[Show abstract][Hide abstract] ABSTRACT: Evidence suggests that type 2 diabetes (T2DM) is associated with an increased risk of dementia and that glucose variability is an independent risk factor for diabetic complications. This study investigated the relationship between glucose excursion and cognitive function in aged T2DM patients.
A total of 248 aged T2DM patients wore a continuous glucose monitoring system (CGMS) for 3 days in order to evaluate glucose excursion, including mean amplitude of glycemic excursions (MAGE) and mean of daily difference (MODD). All subjects were evaluated with a number of accepted cognitive function tests, including the mini-mental status examination (MMSE). The relationship between MAGE and MODD and performance on these cognitive tests was assessed.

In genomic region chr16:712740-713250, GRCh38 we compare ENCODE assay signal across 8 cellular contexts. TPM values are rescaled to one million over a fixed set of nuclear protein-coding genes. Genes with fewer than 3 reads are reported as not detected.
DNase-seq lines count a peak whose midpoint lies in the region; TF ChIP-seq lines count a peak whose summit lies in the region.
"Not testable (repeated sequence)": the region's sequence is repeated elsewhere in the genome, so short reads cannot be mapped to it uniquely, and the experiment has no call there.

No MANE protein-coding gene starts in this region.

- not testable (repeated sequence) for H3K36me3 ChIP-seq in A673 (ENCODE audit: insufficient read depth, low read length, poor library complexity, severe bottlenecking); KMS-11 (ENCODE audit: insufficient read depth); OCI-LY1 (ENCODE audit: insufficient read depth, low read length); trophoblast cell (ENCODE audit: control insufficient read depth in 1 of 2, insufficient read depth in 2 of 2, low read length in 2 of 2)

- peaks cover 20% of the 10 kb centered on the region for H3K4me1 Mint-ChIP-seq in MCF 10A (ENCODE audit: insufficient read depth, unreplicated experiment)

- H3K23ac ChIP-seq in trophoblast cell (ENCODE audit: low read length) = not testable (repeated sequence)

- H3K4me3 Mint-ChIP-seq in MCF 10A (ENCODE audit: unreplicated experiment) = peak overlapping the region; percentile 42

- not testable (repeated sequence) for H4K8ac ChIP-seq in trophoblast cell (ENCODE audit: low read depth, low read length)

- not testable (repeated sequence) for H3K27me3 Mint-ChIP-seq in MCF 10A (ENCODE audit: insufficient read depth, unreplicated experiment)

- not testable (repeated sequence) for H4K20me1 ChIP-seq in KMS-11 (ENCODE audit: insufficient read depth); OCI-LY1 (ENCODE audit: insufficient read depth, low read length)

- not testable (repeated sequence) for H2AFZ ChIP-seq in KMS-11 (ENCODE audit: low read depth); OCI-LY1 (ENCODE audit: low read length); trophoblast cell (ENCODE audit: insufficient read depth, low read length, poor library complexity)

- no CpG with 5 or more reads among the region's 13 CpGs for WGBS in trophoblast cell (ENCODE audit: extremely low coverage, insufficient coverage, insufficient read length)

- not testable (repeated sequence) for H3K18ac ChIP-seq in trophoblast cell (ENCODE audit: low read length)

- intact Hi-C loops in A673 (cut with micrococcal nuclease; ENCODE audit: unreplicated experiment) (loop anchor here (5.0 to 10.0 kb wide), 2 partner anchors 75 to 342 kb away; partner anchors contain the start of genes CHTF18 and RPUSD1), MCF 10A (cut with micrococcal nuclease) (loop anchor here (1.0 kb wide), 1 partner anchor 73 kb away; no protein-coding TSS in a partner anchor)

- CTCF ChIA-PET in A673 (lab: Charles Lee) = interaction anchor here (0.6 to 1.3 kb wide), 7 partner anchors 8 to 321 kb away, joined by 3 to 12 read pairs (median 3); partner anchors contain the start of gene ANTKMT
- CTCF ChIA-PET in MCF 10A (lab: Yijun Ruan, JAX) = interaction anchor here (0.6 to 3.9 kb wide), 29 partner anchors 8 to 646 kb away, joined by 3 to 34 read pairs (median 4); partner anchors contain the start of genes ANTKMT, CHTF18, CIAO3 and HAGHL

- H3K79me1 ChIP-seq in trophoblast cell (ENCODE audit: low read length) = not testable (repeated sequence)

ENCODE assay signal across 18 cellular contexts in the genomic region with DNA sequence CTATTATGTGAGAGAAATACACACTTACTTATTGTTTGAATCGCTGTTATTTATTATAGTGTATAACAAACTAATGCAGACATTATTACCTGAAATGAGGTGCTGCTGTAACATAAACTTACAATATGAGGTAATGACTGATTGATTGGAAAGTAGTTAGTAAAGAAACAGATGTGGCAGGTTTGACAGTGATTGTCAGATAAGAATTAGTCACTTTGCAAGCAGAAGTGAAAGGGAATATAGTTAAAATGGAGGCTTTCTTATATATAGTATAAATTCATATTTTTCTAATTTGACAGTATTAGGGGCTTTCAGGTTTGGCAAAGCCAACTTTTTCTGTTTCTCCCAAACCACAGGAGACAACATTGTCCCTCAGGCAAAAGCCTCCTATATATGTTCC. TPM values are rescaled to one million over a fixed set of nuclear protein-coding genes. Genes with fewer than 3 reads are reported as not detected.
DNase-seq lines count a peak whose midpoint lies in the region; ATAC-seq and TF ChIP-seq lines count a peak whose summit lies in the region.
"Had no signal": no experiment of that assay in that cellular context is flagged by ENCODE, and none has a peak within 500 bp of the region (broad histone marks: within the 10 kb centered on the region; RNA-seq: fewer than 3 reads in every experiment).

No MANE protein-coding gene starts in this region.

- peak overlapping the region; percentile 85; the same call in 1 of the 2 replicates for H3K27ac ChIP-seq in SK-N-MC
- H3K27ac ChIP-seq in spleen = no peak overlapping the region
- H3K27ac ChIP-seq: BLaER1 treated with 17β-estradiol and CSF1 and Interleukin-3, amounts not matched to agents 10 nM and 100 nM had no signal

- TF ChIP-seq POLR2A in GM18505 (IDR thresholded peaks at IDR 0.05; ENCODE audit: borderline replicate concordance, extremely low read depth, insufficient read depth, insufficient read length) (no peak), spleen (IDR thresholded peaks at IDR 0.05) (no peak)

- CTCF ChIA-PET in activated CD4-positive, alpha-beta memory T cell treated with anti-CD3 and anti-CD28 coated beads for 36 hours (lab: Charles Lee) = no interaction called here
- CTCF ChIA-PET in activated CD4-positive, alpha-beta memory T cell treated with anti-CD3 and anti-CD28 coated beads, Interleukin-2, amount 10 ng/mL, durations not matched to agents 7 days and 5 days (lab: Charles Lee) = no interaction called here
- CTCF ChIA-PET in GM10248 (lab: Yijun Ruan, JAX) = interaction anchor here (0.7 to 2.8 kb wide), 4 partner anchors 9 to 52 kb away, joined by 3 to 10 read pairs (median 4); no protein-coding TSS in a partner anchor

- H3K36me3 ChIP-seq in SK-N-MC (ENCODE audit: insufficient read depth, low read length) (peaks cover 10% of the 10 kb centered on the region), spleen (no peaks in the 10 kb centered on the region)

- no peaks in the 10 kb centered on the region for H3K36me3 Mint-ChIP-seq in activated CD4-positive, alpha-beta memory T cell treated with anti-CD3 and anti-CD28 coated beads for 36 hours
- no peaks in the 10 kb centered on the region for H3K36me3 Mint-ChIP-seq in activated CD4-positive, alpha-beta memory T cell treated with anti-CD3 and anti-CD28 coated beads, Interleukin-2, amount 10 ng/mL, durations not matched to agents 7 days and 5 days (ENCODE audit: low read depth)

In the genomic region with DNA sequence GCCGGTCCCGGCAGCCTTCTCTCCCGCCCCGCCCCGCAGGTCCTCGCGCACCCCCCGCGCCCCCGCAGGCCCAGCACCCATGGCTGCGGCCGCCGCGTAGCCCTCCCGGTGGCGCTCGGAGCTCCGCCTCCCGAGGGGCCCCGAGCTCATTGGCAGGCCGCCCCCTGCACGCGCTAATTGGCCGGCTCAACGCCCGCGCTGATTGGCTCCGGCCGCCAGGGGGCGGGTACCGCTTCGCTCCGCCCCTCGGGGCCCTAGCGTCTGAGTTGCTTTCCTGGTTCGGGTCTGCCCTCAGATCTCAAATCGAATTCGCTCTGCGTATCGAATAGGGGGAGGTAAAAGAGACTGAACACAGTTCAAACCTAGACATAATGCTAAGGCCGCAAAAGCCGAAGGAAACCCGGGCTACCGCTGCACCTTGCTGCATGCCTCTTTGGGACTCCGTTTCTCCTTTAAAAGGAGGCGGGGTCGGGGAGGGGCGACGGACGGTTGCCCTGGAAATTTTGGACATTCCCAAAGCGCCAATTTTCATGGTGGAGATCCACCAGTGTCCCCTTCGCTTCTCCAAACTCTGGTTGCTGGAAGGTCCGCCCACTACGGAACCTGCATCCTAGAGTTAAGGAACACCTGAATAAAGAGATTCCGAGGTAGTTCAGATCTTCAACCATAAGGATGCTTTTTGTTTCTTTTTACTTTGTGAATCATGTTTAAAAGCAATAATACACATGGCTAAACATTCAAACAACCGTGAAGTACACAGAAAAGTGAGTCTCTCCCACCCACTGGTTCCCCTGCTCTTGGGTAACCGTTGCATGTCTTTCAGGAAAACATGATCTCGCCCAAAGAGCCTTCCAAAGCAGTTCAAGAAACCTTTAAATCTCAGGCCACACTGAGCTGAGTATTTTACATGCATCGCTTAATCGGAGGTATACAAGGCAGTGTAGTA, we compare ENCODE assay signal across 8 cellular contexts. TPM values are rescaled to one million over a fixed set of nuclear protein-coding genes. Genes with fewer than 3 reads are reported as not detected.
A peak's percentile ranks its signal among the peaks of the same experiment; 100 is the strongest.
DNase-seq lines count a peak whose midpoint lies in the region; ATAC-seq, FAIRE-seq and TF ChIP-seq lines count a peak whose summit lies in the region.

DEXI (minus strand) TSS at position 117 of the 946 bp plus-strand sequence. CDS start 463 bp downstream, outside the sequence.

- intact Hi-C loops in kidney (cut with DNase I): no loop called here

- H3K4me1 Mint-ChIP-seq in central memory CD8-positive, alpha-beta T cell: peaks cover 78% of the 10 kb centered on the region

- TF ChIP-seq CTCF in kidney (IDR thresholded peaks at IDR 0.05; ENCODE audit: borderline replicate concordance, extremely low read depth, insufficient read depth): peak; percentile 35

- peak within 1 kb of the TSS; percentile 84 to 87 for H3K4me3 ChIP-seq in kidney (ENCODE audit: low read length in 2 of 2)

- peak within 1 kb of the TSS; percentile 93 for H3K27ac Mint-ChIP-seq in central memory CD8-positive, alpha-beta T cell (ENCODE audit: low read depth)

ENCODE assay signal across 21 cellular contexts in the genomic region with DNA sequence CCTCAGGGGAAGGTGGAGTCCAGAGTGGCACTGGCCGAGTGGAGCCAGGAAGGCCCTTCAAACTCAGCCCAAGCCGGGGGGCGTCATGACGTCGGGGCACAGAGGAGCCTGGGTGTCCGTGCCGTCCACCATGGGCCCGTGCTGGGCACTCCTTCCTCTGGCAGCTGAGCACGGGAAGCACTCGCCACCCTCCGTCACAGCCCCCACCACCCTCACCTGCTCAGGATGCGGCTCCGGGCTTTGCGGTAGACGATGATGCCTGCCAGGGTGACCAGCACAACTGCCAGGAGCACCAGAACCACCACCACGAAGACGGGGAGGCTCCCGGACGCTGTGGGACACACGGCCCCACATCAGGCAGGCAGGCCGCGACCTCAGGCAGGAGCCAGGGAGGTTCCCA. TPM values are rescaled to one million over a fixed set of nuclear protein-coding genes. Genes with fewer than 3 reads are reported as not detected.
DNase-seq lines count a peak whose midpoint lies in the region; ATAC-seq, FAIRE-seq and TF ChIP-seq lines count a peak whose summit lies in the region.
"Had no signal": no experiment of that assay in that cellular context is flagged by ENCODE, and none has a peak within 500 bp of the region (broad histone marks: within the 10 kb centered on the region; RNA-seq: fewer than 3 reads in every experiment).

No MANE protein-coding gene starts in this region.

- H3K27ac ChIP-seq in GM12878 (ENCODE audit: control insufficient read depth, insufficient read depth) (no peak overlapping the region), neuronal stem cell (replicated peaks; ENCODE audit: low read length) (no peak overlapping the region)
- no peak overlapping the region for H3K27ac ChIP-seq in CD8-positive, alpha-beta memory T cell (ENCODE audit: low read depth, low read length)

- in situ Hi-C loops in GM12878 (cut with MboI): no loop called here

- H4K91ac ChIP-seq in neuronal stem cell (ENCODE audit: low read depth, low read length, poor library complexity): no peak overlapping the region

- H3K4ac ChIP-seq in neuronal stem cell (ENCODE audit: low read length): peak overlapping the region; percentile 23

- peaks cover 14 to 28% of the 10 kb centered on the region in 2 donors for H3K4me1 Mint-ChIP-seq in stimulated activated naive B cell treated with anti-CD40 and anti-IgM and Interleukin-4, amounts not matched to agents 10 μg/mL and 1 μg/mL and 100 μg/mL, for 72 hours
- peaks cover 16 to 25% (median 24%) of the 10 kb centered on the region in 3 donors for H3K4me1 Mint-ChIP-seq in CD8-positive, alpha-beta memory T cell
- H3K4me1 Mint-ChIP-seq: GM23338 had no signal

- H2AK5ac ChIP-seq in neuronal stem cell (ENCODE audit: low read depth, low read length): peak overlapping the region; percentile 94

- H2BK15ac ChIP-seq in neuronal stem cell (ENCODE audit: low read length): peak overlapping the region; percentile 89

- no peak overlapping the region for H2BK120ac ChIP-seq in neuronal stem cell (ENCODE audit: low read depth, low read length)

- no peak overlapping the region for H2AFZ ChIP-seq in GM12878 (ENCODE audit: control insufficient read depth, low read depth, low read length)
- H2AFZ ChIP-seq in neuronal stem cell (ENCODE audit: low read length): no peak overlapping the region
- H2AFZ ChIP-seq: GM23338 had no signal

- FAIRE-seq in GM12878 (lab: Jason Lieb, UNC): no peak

The MAGE and MMSE score were negatively correlated, likewise with the correlation between MODD and MMSE. Liner multivariate regression analysis showed that MAGE and MODD were also negatively related to MMSE independent of age, sex, glycemic control, hypertension, smoking, or coronary heart disease history.
Glucose excursion is related to cognitive function in aged T2DM patients. Elevated glucose excursion decreased the MMSE score, which reflects general cognitive function. Thus, therapy aimed at controlling glucose excursion may be beneficial for maintaining cognitive function in aged T2DM patients.